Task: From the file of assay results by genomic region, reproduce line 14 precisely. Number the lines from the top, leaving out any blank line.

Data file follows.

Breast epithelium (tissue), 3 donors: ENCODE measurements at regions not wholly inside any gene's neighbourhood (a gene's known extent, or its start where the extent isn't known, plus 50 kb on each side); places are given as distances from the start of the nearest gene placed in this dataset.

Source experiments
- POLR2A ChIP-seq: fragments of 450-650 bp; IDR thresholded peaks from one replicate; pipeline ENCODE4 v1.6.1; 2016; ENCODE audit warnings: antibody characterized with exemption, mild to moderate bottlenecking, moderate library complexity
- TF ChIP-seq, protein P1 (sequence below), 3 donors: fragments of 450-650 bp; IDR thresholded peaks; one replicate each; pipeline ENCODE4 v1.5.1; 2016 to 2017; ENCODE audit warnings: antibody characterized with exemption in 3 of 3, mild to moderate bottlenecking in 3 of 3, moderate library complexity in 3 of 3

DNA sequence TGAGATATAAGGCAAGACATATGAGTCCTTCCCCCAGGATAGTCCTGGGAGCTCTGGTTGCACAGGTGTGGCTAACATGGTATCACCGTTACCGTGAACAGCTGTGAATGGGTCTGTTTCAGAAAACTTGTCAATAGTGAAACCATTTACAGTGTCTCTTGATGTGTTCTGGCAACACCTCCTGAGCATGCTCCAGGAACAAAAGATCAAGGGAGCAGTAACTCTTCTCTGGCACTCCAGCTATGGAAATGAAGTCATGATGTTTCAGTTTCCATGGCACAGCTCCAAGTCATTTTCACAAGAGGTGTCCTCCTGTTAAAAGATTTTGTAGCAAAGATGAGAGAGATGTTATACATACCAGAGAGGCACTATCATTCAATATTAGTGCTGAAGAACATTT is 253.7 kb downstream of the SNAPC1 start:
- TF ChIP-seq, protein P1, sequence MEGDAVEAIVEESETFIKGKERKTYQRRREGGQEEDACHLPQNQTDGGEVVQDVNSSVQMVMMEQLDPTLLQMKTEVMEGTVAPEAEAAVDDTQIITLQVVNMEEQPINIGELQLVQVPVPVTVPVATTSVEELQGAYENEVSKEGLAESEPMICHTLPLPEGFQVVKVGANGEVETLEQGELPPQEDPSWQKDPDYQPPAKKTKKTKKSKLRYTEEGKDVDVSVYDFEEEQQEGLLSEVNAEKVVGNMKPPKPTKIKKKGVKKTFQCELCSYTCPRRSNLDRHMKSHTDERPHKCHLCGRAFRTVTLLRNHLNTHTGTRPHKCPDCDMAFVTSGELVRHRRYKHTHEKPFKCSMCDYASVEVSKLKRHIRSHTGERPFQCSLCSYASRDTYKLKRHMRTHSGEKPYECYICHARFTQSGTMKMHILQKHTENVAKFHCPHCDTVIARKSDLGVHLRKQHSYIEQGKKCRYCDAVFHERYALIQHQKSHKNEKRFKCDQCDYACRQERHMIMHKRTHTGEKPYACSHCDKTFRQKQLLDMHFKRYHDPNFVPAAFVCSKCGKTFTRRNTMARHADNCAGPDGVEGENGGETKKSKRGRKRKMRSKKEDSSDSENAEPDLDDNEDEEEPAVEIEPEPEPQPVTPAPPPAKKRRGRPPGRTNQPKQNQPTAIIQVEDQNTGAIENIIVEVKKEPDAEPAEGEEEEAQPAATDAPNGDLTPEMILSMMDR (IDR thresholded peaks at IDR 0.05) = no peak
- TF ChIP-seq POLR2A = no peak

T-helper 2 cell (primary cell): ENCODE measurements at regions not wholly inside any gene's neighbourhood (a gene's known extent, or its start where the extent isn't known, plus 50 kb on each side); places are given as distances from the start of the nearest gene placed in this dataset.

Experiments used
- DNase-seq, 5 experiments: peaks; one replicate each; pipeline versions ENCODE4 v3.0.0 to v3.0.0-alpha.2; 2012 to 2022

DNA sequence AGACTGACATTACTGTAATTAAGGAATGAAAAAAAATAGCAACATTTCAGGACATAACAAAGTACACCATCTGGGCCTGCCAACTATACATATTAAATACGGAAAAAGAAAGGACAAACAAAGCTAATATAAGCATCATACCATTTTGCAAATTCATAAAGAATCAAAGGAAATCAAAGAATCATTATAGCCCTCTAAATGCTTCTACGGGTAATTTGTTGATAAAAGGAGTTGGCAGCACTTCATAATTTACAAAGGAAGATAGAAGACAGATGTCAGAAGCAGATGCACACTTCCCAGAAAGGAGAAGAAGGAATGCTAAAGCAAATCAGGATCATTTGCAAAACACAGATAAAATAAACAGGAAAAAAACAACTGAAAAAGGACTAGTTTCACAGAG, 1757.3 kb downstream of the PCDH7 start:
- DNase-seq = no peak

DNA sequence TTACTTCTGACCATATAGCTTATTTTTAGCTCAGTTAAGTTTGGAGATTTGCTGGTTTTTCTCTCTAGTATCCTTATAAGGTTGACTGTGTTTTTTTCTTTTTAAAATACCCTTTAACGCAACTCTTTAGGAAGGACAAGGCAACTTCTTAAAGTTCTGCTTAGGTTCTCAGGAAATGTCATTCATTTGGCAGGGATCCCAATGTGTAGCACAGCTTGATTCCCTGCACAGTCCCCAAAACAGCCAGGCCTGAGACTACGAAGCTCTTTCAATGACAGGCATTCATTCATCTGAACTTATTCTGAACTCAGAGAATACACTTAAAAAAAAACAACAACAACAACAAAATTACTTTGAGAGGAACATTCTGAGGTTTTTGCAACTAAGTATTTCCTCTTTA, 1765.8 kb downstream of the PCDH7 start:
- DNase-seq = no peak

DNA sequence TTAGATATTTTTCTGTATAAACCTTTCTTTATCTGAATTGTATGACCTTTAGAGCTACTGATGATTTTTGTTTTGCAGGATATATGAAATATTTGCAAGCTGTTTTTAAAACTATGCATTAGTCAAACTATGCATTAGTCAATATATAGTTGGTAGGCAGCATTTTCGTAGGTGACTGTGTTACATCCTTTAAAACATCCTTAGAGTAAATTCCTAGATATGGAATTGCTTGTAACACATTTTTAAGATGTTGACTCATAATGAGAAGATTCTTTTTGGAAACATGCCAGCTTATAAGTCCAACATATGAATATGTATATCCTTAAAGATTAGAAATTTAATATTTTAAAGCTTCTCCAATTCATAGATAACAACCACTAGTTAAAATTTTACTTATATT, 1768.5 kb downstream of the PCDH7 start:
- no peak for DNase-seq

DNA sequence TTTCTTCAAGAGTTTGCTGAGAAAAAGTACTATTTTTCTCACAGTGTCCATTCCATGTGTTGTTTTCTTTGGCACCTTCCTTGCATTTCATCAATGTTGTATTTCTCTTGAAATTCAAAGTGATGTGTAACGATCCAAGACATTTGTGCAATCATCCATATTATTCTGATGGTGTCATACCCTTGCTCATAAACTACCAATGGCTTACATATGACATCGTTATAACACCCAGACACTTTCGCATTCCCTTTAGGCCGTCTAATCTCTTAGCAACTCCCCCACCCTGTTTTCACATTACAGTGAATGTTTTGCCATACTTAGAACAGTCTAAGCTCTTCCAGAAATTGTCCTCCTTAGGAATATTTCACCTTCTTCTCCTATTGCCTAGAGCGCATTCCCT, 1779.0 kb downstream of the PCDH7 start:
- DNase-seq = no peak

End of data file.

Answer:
- DNase-seq = no peak